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Nathan's Hot Dog Eating Championships
Photograph: Shutterstock

Nathan’s hot dog eating contest will go on this year—without an audience

The Fourth of July competitive eating tradition will live on.

Written by
Bao Ong
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Professional sporting events in the U.S. have been at a standstill since early spring, but when it comes to competitive eating, Nathan’s Famous International Hot Dog Eating Contest—and its nod to the July Fourth tradition—will live on.

The Coney Island spectacle typically attracts more than 20,000 people watching competitive eaters downing hot dogs during the 10-minute contest with an even larger audience tuning in on national television. While the championship will live on despite the current crisis, there will be one missing component: an audience.

ESPN will air the showdown live on July Fourth beginning at noon ET, but the location will be kept a secret to ward off crowds. In past years, people would start lining up at 8 a.m. along Stillwell and Surf Avenues for a prime seat, but organizers wanted to make sure this year’s event would take place in a more controlled environment with social distancing and health risks in mind.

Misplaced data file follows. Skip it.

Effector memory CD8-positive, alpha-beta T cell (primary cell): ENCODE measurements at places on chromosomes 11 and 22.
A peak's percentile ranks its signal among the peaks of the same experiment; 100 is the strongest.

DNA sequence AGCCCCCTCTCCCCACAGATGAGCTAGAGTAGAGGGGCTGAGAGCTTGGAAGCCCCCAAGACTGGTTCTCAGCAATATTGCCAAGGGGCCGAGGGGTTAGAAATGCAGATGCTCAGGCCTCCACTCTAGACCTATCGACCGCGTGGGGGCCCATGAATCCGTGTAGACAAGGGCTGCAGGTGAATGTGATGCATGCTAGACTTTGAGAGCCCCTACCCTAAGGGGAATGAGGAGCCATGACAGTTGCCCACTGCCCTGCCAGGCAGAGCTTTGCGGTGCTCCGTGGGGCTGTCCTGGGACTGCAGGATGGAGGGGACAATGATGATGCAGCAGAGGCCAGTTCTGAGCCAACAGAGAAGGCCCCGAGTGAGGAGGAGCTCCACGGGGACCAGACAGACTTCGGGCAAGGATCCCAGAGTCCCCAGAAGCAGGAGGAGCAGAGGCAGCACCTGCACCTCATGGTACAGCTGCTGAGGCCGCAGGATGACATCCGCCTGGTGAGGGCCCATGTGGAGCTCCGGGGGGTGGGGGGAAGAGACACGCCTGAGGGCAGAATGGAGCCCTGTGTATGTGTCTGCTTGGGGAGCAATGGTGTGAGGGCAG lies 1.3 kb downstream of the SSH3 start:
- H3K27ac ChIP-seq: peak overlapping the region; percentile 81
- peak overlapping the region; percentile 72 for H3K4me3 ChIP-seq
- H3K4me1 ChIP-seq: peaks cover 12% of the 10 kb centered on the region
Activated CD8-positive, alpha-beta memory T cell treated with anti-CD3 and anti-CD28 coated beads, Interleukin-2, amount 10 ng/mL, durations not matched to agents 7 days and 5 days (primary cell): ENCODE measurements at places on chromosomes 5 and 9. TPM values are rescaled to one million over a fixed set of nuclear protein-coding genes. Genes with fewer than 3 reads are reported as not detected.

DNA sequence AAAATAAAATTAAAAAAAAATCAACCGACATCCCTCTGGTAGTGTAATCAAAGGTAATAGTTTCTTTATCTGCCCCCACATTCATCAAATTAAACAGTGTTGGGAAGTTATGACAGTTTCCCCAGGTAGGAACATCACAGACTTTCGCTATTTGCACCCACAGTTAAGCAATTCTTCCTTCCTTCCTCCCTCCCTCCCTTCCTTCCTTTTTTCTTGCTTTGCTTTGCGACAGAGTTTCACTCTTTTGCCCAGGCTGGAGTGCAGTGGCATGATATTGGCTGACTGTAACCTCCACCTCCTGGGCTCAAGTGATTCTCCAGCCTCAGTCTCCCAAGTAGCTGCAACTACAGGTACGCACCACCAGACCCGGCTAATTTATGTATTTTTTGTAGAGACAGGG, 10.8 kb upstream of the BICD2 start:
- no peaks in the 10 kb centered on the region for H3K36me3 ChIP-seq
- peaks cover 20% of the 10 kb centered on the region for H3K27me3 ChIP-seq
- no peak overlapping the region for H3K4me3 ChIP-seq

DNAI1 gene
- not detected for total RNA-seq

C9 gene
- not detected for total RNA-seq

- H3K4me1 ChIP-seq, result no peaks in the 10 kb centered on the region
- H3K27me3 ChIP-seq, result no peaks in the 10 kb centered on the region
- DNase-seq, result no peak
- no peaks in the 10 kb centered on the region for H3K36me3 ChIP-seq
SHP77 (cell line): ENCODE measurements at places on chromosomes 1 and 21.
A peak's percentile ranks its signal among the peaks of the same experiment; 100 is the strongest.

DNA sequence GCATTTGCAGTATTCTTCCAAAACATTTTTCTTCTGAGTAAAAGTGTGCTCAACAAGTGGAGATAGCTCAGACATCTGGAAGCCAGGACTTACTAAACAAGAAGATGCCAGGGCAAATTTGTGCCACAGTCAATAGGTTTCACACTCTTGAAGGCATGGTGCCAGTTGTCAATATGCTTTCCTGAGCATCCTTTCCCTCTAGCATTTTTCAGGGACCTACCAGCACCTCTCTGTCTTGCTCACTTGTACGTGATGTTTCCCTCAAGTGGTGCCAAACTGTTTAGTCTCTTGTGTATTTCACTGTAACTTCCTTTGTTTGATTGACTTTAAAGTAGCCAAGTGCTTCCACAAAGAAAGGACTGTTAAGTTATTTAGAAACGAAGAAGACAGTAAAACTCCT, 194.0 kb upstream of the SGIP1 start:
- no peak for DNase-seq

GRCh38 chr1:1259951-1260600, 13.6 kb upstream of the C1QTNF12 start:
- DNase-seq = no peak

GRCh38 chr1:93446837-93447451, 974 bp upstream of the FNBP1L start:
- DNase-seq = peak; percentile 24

“We are going to follow all the rules,” says George Shea, the competition’s host and chair of Major League Eating, which oversees the tournament. “This is not a rogue event. This took a very long time to plan.”

Nathan’s July 4th hot dog eating contest
Photograph: Paul Martinka

Last year’s champions, Joey Chestnut and Miki Sudo—they each stuffed themselves with 74 and 41 hot dogs, respectively—will return to defend their titles. There were 15 entrants each in the male and female divisions in past years, but this year’s event is slated for five total in each group.

While Nathan’s Famous is iconic in New York, the company’s board chairman Howard Lorber faced a backlash in 2018 when it became public that he supported President Donald Trump and held a fundraiser, too.

The event organizers, however, are more focused on the competition as something synonymous with July Fourth festivities. Shea adds that he worked with city officials to make sure guidelines were followed.

They cleared us, and they seemed supportive of it—recognizing this is an important holiday tradition,” Shea says.

Nathan’s July 4th hot dog eating contest
Photograph: Paul Martinka

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